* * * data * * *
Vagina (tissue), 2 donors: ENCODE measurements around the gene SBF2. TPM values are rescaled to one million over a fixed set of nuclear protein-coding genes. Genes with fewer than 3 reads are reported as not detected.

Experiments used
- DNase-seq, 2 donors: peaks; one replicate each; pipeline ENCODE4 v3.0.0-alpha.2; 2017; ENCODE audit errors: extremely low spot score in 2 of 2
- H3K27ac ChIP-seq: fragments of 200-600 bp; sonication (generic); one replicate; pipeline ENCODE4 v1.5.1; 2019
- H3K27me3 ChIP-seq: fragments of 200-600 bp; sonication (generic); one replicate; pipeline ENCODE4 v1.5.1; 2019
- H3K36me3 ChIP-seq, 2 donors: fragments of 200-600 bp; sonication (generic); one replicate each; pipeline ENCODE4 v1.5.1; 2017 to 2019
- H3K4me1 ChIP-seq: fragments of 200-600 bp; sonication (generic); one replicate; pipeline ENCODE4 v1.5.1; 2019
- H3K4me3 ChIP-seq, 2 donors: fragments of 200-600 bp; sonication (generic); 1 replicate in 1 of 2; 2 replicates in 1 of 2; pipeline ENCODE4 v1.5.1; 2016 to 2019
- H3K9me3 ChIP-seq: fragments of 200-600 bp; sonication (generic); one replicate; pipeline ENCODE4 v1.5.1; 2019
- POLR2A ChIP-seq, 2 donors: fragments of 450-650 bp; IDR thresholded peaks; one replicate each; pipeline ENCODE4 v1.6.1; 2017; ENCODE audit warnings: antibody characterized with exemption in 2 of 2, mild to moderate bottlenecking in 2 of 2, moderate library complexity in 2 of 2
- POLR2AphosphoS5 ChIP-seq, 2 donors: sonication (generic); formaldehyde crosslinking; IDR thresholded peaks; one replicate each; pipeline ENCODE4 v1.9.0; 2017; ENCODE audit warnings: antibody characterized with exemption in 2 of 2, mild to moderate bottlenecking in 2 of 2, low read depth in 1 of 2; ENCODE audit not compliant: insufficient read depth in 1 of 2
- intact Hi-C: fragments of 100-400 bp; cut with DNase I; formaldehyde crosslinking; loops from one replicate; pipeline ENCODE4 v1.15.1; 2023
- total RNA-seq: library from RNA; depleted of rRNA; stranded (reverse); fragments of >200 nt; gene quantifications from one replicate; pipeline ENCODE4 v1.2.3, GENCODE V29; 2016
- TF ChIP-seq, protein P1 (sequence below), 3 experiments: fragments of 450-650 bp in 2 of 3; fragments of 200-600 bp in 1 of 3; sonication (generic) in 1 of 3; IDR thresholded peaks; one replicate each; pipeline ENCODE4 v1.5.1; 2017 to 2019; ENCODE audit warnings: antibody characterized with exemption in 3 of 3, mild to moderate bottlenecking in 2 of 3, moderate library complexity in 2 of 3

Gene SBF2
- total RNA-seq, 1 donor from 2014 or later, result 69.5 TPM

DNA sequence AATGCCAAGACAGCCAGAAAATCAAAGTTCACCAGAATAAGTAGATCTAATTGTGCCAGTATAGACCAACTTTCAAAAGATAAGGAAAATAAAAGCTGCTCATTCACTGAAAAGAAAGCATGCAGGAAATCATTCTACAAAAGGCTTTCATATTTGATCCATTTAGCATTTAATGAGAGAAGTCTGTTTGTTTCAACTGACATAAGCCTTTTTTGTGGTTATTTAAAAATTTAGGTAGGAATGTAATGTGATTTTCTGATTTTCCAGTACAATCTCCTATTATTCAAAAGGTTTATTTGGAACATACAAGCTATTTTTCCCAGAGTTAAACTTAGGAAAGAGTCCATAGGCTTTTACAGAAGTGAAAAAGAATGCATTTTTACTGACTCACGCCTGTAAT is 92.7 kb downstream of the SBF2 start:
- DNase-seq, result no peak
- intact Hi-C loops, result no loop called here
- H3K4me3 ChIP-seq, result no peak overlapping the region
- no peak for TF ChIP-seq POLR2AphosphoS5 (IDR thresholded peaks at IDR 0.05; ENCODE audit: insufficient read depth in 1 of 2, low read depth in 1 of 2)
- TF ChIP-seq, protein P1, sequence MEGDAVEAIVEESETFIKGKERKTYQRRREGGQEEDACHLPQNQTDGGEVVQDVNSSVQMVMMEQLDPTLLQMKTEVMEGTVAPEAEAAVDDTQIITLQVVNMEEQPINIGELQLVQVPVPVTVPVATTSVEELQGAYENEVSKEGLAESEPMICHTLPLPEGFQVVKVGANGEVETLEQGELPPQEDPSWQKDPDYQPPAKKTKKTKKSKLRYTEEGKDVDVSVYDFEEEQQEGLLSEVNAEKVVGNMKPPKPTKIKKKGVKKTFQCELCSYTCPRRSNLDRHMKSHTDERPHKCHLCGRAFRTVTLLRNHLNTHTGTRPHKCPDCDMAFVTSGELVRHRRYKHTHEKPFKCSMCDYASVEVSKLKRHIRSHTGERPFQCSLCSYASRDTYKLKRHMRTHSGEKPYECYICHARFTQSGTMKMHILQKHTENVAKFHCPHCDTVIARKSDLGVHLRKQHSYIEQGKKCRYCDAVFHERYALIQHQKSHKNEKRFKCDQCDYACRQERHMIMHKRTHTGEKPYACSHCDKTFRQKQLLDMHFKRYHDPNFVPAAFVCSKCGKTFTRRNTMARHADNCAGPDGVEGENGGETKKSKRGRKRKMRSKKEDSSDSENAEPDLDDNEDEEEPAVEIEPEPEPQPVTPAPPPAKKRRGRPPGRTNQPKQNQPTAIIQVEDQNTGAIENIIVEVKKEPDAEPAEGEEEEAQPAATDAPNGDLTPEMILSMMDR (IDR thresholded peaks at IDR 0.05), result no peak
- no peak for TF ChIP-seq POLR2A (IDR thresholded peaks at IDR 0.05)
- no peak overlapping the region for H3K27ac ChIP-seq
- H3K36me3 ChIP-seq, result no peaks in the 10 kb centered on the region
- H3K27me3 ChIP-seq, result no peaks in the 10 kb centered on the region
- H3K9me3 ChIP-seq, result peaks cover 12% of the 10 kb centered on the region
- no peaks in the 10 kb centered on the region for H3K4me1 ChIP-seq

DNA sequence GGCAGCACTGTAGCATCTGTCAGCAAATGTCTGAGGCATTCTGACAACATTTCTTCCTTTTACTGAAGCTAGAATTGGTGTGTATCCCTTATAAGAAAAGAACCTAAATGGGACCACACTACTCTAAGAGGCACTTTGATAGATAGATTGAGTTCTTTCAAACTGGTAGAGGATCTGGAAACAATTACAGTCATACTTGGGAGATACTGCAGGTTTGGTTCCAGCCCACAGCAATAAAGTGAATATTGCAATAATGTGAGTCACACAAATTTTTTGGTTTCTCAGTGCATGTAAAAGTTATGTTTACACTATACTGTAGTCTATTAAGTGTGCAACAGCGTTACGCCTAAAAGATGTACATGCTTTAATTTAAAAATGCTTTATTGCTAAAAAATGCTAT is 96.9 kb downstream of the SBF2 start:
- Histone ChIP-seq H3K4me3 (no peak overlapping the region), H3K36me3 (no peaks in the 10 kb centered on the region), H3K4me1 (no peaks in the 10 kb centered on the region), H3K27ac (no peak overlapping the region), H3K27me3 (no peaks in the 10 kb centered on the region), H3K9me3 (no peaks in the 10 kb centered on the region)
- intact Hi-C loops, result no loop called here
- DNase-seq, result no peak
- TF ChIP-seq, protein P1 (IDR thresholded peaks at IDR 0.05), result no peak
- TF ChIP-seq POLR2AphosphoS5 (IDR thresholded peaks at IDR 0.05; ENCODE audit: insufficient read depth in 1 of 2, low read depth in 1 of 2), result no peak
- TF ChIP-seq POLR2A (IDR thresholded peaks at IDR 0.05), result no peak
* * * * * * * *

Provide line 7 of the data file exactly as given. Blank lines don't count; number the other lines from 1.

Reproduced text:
- H3K4me1 ChIP-seq: fragments of 200-600 bp; sonication (generic); one replicate; pipeline ENCODE4 v1.5.1; 2019